An analytical laboratory should produce high quality analytical data through the use of analytical measurements that is accurate, reliable and adequate for the intended purpose. This objective can be accomplished in a cost-effective manner under a planned and documented quality system of activities. It is well-known that serious deficiencies can occur in laboratory operations when insufficient attention is given to the quality of the work. It requires not only a thorough knowledge of the laboratory's purpose and operation, but also the dedication of the management and operating staff to standards of excellence. Laboratories employing nuclear and nuclear-related analytical techniques are sometimes confronted with performance problems which prevent them from becoming accepted and respected by clients, such as industry, government and regulatory bodies, and from being eligible for contracts. The International Standard ISO 17025 has been produced as the result of extensive experience in the implementation of ISO/IEC Guide 25:1990 and EN 45001:1989, which replaces both of them now. It contains all of the requirements that testing and calibration laboratories must meet if they wish to demonstrate that they operate a quality system that is technically competent, and are able to generate technically valid results. The use of ISO 17025 should facilitate cooperation between laboratories and other bodies to assist in the exchange of information and experience, and in the harmonization of standards and procedures. IAEA model project RER/2/004 entitled 'Quality Assurance/Quality Control in Nuclear Analytical Techniques' was initiated in 1999 as a Regional TC project in East European countries to assist Member State laboratories in the region to install a complete quality system according to the ISO/IEC 17025 standard. 12 laboratories from 11 countries plus the Agency's Laboratories in Seibersdorf have been selected as participants to undergo exercises and training with the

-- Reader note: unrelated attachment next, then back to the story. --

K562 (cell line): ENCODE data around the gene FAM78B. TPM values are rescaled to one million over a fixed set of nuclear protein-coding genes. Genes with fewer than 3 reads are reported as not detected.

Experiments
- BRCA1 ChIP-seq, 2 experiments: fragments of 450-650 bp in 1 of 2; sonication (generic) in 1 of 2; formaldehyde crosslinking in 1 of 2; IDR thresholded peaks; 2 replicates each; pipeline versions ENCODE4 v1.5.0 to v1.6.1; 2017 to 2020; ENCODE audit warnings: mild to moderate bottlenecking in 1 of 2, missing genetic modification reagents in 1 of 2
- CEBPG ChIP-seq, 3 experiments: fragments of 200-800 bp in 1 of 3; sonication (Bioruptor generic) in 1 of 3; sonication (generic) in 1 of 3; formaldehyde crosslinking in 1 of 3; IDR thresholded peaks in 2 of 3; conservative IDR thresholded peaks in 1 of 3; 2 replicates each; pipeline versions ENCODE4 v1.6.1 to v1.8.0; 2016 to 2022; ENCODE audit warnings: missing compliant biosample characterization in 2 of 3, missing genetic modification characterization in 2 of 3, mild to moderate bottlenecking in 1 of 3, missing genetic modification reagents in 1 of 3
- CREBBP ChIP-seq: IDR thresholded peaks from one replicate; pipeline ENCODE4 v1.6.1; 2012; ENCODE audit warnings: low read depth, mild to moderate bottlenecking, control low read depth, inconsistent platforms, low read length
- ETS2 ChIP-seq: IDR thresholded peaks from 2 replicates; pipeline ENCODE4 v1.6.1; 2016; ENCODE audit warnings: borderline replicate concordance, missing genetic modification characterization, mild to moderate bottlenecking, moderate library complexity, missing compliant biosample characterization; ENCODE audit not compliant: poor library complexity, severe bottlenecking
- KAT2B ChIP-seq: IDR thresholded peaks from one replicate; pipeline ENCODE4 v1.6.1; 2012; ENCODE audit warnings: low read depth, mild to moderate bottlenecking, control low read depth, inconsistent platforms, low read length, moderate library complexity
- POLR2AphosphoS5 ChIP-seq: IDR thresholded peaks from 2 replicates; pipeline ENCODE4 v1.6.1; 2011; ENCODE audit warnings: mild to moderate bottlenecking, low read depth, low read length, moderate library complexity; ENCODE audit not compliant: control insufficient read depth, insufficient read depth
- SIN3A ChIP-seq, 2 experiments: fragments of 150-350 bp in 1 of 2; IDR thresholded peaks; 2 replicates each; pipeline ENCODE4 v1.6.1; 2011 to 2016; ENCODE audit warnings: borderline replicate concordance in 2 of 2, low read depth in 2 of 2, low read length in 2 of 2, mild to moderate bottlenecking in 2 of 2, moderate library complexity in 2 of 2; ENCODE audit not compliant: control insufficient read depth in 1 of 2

16. A hybrid analytical model for open-circuit field calculation of multilayer interior permanent magnet machines

    Science.gov (United States)

    Zhang, Zhen; Xia, Changliang; Yan, Yan; Geng, Qiang; Shi, Tingna